Culture is capital: personal finance for budget travelers

The worst grade I ever got was in high school architectural drafting.  I signed up for the class because I thought it would be a cool elective and had visions of studying the great buildings of the world through drafting their architectural elements.  This did not happen—instead we traced pre-designed building features from templates in various unimaginative combinations.  The final exam was the worst part: we were supposed to draft our dream house.  While the rest of the class sat down to draw out bloated mansions bulging with porches and 8 car garages, I was stuck because I wasn’t sure what my dream house looked like.  Could my dream home be a studio apartment in a dozen cities around the world?  “Absolutely not!” ruled my teacher.  This was supposed to be a dream home, not a dream lifestyle.  But where would my dream home be?  And what would I do in it?  All around me these students were tracing out floor after floor of windows and columns and all I could think about was how I wanted to live, but nothing about whether I preferred an indoor or outdoor pool.  I almost failed the class.

When it comes to personal finance, budget travelers need a laser focus on how they want to live.  You know how non-profits have a mission statement?  You should have one too.  Mine is something like “The Wife of Bath strives to be financially stable through meaningful work, to have loving and mutually supportive relationships, and to be a responsible world citizen.  She values living in a culturally and intellectually dynamic environment.  She promises to travel frequently for art in situ experiences, to snack often, and to wear gorgeous red lipstick.”

With your mission statement in hand, plan your budget.  First, a review of personal finance basics; live within or below your means, save/invest money (even if it’s a small amount), avoid debt other than mortgage and student loans, and regularly balance your checkbook.  Assuming you’ve covered these essentials, your travel budget will come from a combination of cutting personal expenses, and prioritizing a mission centered lifestyle.

This is how I keep personal expenses down: I spend discretionary money on what makes me happy, and cut out everything that doesn’t.  You’ll notice I didn’t say “entirely forgo materialism in favor of character building spiritual experiences”.  Yeah, I have read those articles that pop now and then about how to be happy we should spend our money on experiences instead of objects. Sure, there’s some sense to that but I’m secretly convinced that those articles are written by self-indulgent rich people who have never known the anxiety of choosing between paying medical bills or buying a warm winter coat, or who have put up with a crappy mattress yet another year so they can pay down their student loans.  Go ahead and be selectively materialistic, but find a way to make it affordable.  Me?  I loooooove fancy dresses and own way too many clothes (which I buy cheap from thrift stores and eBay) but I don’t own a car and I’m still using an old school flip phone for a cell.  HOB and I cook almost everything we eat, go for walks for fun, use the library every week, and then blow all that hard saved cash on airfare, no apologies.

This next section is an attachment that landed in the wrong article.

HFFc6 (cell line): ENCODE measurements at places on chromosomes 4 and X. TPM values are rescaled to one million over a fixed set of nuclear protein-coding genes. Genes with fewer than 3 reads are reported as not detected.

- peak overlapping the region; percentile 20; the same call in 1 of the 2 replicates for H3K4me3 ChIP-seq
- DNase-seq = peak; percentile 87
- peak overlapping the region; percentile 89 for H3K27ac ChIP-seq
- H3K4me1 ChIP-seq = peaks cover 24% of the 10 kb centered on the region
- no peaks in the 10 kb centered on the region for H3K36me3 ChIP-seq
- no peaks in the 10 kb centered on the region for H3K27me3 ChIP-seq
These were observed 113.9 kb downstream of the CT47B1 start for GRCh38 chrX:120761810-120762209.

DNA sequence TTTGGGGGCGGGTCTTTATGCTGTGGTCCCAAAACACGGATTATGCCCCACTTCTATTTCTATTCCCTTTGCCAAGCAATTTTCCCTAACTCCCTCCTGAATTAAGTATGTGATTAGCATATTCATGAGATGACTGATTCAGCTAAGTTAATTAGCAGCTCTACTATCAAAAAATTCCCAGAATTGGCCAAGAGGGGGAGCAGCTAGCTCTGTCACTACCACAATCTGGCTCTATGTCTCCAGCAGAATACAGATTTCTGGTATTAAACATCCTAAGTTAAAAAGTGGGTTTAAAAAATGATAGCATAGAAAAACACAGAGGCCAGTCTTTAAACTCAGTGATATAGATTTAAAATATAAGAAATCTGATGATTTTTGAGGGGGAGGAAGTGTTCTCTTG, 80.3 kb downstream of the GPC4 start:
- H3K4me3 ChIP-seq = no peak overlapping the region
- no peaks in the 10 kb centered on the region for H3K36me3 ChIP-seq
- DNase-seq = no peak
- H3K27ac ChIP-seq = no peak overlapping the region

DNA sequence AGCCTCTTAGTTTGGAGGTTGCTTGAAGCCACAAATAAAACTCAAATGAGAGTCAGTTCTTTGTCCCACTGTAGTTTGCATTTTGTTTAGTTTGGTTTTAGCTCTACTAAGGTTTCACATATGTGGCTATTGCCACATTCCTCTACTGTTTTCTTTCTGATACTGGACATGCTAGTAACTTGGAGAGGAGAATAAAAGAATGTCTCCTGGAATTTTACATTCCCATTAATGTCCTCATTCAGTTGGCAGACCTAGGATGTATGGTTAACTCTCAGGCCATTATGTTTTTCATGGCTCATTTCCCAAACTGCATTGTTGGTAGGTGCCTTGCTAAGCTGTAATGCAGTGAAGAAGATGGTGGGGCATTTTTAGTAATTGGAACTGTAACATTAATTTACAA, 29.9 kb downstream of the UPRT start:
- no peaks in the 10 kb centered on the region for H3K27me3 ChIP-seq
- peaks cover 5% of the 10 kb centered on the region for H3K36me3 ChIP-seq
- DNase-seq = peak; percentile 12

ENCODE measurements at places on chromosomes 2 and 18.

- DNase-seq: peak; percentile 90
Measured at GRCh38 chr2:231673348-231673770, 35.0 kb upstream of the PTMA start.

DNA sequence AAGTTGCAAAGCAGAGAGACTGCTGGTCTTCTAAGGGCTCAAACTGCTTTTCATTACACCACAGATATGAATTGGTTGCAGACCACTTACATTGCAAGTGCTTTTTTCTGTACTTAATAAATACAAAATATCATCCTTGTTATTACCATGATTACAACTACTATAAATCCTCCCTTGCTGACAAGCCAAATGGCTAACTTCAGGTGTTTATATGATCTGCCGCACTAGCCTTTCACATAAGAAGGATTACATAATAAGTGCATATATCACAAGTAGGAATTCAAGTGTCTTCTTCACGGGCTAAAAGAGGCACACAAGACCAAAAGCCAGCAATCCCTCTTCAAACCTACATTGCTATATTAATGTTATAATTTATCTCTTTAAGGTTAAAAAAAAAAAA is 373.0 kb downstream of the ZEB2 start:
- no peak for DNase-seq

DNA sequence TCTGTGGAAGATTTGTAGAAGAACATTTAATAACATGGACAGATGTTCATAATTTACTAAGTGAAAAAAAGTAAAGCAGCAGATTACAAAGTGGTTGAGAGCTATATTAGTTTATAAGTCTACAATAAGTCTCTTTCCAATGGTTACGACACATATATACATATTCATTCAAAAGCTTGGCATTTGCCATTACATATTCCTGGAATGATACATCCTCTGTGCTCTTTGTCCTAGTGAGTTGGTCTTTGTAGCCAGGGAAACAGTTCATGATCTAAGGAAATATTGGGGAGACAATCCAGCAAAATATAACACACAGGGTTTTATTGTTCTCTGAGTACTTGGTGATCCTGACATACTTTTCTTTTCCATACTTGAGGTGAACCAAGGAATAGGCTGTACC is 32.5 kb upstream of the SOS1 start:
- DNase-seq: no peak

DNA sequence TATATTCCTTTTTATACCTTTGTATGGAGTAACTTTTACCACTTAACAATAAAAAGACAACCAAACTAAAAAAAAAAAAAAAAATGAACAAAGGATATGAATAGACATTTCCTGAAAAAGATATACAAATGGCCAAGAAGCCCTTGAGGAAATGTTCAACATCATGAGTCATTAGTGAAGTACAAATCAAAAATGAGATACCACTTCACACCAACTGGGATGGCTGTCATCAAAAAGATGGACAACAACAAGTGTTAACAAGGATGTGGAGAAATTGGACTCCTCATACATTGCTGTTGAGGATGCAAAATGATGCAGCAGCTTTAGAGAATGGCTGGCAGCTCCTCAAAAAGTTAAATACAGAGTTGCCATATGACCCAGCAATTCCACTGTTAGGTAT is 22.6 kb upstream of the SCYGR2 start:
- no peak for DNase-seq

Prioritizing a lifestyle centered on a personal mission is complicated but rewarding.  In an ideal world we could all have jobs that make a positive impact on the world while being financially fulfilling. HOB and I are pretty fortunate: we both work for non-profits that have low pay but high cultural rewards. (HOB is a community free speech advocate and I work in visitor services a Chicago arts organization).  I don’t want to make out like we’re some smug, patchouli-smelling secular saints, because we’re far from that (and just to put it out there, I have never, ever worn patchouli—barf!).  It’s just that although we love to travel, we like our day to day lives too and we find our careers rewarding and meaningful.  Would I find my job rewarding and meaningful if I was offered a big raise? [Nods vigorously].  Even without the big raise, I have outstanding job perks such as as comped admission to international performances, private tours with curators and artists, and I can visit almost all museums in the US for free.  Most of all, I love that my job is helping people experience art and though I haven’t managed to save enough money to get my plumbing fixed, I always seem to have enough to pay my bills and finagle another cheapo trip.

It could be that I almost failed the high school drafting class because I couldn’t draw a neat line (and being left handed means I always smeared the pencil carbon across the page).  I’d like to think, however, that being the type of person who couldn’t design a dream home freed up my mind to design a dream life instead, a life of small, practical choices that add up to more than a swimming pool and a three story McMansion.  If culture is capital, I’m filthy rich.

Brilliant readers: I’d love to hear your personal finance tips—-how do save money to travel?